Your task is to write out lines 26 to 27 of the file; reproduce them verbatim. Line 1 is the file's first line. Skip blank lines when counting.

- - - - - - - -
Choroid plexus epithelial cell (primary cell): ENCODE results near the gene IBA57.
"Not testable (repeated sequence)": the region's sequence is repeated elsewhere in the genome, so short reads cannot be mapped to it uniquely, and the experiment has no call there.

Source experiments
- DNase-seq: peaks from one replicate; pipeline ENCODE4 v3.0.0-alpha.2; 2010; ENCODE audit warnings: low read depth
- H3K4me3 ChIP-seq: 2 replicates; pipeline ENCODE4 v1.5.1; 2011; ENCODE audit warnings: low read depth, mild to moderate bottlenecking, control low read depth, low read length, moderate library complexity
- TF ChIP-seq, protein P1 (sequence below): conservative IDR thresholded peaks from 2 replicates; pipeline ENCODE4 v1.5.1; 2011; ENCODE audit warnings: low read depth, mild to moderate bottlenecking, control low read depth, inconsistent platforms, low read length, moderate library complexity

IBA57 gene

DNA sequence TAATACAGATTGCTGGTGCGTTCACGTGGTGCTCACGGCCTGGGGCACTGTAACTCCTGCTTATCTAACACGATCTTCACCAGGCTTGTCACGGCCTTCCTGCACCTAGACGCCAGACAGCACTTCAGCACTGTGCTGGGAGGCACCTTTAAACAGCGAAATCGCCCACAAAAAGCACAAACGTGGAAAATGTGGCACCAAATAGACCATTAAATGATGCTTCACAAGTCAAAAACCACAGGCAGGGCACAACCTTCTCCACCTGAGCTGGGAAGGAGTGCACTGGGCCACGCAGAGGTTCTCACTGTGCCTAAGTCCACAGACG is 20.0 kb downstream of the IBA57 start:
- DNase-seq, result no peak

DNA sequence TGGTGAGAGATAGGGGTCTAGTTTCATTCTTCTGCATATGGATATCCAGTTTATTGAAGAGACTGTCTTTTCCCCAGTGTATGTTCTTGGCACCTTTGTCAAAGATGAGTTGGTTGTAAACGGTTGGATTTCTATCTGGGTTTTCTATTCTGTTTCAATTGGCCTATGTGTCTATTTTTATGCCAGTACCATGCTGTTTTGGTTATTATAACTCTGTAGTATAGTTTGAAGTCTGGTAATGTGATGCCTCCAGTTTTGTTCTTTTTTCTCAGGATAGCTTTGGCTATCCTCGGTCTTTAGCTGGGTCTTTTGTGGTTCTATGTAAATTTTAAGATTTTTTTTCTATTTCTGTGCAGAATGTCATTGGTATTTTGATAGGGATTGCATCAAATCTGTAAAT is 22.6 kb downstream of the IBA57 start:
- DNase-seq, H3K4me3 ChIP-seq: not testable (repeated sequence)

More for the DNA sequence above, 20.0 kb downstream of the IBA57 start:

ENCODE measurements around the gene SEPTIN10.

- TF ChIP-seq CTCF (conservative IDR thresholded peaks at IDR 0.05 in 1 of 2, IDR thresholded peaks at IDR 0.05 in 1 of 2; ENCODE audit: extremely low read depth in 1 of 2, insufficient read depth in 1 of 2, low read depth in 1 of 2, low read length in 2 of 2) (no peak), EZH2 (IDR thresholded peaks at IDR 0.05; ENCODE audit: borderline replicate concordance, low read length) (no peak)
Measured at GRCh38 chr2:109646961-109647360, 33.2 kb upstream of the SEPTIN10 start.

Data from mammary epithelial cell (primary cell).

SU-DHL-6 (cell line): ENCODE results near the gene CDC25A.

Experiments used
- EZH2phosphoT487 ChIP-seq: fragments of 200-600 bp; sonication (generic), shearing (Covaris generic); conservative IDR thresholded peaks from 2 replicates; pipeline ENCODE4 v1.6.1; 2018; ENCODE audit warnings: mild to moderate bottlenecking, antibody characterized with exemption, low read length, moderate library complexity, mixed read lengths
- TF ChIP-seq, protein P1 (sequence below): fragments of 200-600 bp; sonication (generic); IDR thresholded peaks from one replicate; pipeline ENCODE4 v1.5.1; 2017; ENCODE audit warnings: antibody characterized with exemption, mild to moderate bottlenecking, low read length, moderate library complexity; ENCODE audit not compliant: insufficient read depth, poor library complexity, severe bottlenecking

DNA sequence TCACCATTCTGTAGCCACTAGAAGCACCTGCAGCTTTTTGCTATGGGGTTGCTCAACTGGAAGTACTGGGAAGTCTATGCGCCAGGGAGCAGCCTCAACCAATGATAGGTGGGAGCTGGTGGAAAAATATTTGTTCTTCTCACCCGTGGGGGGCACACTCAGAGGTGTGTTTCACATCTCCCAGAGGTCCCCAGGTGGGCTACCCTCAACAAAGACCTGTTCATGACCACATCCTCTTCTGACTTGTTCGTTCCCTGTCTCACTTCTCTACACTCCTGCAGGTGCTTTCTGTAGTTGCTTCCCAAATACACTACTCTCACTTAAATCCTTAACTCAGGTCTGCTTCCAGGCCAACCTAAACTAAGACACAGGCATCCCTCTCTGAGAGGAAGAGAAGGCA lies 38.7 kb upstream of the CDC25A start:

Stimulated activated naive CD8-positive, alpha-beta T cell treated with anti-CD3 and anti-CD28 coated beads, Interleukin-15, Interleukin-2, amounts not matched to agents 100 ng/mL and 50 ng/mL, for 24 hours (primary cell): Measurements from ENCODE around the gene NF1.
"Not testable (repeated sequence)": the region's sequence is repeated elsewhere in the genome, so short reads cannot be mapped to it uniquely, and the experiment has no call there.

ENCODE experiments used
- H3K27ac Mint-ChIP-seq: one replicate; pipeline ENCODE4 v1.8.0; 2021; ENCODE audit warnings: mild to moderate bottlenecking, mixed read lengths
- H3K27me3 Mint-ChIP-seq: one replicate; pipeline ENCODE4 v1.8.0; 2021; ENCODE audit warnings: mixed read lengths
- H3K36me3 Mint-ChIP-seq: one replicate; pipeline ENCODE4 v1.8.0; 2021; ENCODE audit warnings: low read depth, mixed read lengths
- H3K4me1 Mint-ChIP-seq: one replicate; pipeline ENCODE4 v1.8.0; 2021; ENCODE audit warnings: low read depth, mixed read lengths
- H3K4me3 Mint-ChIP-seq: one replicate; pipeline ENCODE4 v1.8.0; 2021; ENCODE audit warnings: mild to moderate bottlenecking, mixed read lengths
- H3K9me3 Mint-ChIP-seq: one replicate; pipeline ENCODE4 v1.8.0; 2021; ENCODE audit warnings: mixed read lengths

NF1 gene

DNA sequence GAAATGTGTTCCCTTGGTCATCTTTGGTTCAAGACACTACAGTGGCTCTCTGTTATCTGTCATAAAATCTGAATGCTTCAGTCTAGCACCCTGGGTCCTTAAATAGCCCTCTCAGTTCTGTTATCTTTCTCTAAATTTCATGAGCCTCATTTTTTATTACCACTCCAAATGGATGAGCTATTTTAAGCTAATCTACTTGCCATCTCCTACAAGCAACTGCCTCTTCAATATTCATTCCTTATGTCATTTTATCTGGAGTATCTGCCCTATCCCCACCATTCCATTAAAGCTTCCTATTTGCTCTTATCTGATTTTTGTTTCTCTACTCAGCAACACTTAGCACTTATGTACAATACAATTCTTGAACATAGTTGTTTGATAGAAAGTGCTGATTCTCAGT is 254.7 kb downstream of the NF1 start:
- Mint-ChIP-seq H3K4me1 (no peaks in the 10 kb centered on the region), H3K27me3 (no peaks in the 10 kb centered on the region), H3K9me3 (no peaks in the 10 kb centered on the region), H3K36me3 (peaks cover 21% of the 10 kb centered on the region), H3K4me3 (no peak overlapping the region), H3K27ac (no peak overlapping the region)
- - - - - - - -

- H3K27me3 Mint-ChIP-seq: one replicate; pipeline ENCODE4 v1.8.0; 2021; ENCODE audit warnings: mixed read lengths
- H3K36me3 Mint-ChIP-seq: one replicate; pipeline ENCODE4 v1.8.0; 2021; ENCODE audit warnings: low read depth, mixed read lengths